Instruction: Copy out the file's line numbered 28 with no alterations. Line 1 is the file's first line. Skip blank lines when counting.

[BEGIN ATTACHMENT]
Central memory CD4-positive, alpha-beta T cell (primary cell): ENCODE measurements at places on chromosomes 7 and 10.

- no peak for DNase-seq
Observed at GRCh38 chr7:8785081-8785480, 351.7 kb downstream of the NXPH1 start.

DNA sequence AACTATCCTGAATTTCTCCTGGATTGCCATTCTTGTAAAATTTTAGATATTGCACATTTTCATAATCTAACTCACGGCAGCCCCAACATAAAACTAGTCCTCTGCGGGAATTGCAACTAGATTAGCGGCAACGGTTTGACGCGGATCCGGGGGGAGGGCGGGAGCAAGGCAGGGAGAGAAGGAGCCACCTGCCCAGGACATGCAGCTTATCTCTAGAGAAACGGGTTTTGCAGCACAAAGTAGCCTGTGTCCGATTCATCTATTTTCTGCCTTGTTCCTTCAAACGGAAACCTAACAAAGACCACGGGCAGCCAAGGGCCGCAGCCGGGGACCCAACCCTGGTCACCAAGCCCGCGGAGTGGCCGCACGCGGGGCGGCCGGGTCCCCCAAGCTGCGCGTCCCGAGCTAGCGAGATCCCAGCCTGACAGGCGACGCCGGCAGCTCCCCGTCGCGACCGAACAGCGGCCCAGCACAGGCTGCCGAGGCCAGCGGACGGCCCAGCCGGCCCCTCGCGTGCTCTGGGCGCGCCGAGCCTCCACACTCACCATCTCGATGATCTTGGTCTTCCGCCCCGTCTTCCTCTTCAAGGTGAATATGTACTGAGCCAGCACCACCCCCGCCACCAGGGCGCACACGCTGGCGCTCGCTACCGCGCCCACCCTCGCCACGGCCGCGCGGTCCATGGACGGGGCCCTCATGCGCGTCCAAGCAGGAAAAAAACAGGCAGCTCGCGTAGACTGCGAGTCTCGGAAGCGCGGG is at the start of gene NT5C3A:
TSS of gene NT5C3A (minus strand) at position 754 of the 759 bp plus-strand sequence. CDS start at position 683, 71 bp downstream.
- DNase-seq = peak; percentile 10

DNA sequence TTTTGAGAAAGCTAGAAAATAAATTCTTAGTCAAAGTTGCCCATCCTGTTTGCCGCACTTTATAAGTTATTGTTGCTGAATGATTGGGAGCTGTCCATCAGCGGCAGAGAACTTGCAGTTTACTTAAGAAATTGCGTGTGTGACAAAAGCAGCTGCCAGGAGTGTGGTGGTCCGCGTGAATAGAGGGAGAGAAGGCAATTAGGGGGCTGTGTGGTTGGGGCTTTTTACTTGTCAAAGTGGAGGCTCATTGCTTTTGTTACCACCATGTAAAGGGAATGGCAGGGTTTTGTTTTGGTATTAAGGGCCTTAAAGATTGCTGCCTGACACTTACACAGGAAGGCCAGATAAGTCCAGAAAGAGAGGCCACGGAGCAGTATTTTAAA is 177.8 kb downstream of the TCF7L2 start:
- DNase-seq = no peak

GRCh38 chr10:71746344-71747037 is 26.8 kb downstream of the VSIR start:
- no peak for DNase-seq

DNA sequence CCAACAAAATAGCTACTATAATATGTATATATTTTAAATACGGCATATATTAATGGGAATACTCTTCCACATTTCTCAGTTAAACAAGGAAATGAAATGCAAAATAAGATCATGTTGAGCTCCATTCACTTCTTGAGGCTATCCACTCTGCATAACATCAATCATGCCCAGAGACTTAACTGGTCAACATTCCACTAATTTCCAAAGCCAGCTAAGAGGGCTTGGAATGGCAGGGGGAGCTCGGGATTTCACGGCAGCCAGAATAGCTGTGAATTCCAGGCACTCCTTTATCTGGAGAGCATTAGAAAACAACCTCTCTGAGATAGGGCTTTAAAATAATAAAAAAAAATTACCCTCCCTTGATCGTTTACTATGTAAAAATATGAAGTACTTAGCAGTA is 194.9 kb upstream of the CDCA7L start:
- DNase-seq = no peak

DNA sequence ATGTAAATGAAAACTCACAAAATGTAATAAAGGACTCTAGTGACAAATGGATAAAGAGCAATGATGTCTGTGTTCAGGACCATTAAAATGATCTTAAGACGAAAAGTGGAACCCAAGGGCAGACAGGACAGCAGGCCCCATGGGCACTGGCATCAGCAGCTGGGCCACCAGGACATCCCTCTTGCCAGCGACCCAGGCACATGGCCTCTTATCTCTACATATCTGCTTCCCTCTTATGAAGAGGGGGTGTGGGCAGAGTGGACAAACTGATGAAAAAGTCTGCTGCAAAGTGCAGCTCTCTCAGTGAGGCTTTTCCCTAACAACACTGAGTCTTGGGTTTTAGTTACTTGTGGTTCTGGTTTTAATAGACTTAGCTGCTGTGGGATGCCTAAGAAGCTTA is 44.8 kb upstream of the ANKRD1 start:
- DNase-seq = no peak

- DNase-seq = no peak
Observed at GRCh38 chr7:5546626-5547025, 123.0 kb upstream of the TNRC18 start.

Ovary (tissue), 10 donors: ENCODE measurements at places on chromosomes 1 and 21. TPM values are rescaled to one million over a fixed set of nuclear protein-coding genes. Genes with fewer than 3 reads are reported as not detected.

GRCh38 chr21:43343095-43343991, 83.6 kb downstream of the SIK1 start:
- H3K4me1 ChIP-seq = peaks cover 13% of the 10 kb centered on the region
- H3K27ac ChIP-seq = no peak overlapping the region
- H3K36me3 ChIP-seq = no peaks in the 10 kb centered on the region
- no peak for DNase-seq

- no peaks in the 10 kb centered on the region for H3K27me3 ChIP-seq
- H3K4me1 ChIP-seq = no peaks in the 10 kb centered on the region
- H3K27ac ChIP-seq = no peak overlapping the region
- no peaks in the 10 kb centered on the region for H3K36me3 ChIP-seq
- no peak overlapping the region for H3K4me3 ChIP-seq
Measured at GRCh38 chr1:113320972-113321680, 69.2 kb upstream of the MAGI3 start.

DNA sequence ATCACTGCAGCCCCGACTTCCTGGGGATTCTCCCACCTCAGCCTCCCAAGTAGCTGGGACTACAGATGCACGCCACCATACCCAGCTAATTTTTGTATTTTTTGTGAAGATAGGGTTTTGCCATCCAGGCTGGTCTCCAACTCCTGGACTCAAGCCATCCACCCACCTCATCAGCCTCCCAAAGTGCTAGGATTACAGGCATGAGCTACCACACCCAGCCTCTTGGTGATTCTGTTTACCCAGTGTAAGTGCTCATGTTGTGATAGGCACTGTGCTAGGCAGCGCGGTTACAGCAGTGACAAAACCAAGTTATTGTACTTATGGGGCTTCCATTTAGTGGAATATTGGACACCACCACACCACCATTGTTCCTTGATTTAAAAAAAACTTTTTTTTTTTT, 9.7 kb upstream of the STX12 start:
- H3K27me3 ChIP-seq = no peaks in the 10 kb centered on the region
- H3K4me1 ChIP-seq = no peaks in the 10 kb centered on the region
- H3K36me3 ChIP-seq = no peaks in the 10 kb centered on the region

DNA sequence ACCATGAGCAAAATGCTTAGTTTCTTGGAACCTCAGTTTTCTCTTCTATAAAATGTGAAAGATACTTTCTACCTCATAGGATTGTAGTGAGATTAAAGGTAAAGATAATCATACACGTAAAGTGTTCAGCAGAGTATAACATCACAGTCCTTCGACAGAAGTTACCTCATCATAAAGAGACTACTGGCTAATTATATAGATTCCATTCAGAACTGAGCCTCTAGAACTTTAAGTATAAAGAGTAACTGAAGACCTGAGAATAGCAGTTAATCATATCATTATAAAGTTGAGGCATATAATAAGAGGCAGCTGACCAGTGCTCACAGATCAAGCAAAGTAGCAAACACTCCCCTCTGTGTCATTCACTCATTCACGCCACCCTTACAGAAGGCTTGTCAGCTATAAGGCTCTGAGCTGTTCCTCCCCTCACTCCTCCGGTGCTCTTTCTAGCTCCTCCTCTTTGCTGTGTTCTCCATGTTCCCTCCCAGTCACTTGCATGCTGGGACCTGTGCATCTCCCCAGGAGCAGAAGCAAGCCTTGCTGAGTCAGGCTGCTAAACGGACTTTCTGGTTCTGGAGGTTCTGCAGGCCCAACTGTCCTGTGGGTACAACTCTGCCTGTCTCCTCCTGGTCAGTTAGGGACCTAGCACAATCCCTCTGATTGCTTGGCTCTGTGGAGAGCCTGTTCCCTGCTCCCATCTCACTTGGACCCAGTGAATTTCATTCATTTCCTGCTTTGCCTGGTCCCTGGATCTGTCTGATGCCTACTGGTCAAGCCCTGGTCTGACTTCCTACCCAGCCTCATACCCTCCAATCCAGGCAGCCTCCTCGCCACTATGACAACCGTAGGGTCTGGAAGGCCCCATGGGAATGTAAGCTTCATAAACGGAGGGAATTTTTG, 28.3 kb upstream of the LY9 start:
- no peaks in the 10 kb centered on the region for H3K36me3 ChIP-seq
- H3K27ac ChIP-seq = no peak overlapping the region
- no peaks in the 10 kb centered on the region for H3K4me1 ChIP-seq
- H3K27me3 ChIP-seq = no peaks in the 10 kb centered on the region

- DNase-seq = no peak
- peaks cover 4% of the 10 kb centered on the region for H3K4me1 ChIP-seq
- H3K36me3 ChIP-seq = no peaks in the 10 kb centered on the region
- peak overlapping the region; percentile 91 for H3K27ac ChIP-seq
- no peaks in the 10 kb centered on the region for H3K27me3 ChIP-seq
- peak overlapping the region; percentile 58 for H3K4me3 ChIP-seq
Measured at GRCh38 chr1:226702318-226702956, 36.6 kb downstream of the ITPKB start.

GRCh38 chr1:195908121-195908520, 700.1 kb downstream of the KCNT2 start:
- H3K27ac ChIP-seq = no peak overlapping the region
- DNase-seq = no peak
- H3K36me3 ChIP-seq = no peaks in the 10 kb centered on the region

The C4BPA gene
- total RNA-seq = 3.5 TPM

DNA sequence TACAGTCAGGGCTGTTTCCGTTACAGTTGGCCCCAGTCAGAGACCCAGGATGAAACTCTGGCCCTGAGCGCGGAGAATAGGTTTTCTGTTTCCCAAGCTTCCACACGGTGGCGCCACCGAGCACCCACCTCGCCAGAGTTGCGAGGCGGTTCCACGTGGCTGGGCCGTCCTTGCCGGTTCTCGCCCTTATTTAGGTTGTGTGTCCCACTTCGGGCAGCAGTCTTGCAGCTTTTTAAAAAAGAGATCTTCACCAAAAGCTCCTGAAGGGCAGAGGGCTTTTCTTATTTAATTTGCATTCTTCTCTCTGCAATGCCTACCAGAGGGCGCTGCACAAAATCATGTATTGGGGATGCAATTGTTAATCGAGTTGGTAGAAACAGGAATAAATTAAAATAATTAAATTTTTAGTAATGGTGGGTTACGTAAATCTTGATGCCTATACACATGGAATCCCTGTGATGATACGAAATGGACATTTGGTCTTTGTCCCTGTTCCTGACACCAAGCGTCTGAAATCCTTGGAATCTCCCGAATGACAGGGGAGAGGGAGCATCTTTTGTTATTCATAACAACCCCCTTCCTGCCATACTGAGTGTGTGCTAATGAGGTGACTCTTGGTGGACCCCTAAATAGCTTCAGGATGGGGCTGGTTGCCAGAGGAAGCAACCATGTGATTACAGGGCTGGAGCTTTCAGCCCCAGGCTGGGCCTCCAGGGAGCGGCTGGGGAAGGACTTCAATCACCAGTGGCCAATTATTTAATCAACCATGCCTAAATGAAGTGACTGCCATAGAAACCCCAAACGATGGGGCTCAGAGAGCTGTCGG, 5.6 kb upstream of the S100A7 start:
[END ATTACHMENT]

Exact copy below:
Measured at GRCh38 chr1:113320972-113321680, 69.2 kb upstream of the MAGI3 start.